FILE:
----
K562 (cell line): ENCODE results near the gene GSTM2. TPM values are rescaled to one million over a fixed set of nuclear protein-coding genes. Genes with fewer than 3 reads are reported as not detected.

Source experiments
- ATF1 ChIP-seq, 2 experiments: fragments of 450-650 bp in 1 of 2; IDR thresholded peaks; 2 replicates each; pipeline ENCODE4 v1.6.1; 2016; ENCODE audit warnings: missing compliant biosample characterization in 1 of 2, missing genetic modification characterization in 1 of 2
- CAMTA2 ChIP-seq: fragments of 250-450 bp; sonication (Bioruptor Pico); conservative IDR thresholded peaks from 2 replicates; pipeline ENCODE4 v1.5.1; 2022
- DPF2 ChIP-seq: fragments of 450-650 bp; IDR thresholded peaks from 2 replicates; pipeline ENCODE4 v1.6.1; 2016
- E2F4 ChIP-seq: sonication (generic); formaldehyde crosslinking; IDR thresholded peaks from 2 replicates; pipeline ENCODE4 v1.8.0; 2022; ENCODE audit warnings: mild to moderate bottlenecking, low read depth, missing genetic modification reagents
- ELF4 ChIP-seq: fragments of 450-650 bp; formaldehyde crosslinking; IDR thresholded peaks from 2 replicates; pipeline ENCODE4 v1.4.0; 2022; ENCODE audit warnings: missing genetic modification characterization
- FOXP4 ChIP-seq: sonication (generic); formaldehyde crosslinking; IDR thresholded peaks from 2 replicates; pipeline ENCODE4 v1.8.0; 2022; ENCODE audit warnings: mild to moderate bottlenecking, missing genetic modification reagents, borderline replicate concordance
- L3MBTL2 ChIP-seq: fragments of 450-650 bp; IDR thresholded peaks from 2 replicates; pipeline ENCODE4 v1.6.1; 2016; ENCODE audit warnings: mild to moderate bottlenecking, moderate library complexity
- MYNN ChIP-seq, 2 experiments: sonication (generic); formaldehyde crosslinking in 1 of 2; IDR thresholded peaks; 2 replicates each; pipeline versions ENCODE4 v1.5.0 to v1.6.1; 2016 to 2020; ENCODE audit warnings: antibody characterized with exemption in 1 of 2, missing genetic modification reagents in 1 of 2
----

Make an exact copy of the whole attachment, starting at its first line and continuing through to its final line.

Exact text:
K562 (cell line): ENCODE results near the gene GSTM2. TPM values are rescaled to one million over a fixed set of nuclear protein-coding genes. Genes with fewer than 3 reads are reported as not detected.

Source experiments
- ATF1 ChIP-seq, 2 experiments: fragments of 450-650 bp in 1 of 2; IDR thresholded peaks; 2 replicates each; pipeline ENCODE4 v1.6.1; 2016; ENCODE audit warnings: missing compliant biosample characterization in 1 of 2, missing genetic modification characterization in 1 of 2
- CAMTA2 ChIP-seq: fragments of 250-450 bp; sonication (Bioruptor Pico); conservative IDR thresholded peaks from 2 replicates; pipeline ENCODE4 v1.5.1; 2022
- DPF2 ChIP-seq: fragments of 450-650 bp; IDR thresholded peaks from 2 replicates; pipeline ENCODE4 v1.6.1; 2016
- E2F4 ChIP-seq: sonication (generic); formaldehyde crosslinking; IDR thresholded peaks from 2 replicates; pipeline ENCODE4 v1.8.0; 2022; ENCODE audit warnings: mild to moderate bottlenecking, low read depth, missing genetic modification reagents
- ELF4 ChIP-seq: fragments of 450-650 bp; formaldehyde crosslinking; IDR thresholded peaks from 2 replicates; pipeline ENCODE4 v1.4.0; 2022; ENCODE audit warnings: missing genetic modification characterization
- FOXP4 ChIP-seq: sonication (generic); formaldehyde crosslinking; IDR thresholded peaks from 2 replicates; pipeline ENCODE4 v1.8.0; 2022; ENCODE audit warnings: mild to moderate bottlenecking, missing genetic modification reagents, borderline replicate concordance
- L3MBTL2 ChIP-seq: fragments of 450-650 bp; IDR thresholded peaks from 2 replicates; pipeline ENCODE4 v1.6.1; 2016; ENCODE audit warnings: mild to moderate bottlenecking, moderate library complexity
- MYNN ChIP-seq, 2 experiments: sonication (generic); formaldehyde crosslinking in 1 of 2; IDR thresholded peaks; 2 replicates each; pipeline versions ENCODE4 v1.5.0 to v1.6.1; 2016 to 2020; ENCODE audit warnings: antibody characterized with exemption in 1 of 2, missing genetic modification reagents in 1 of 2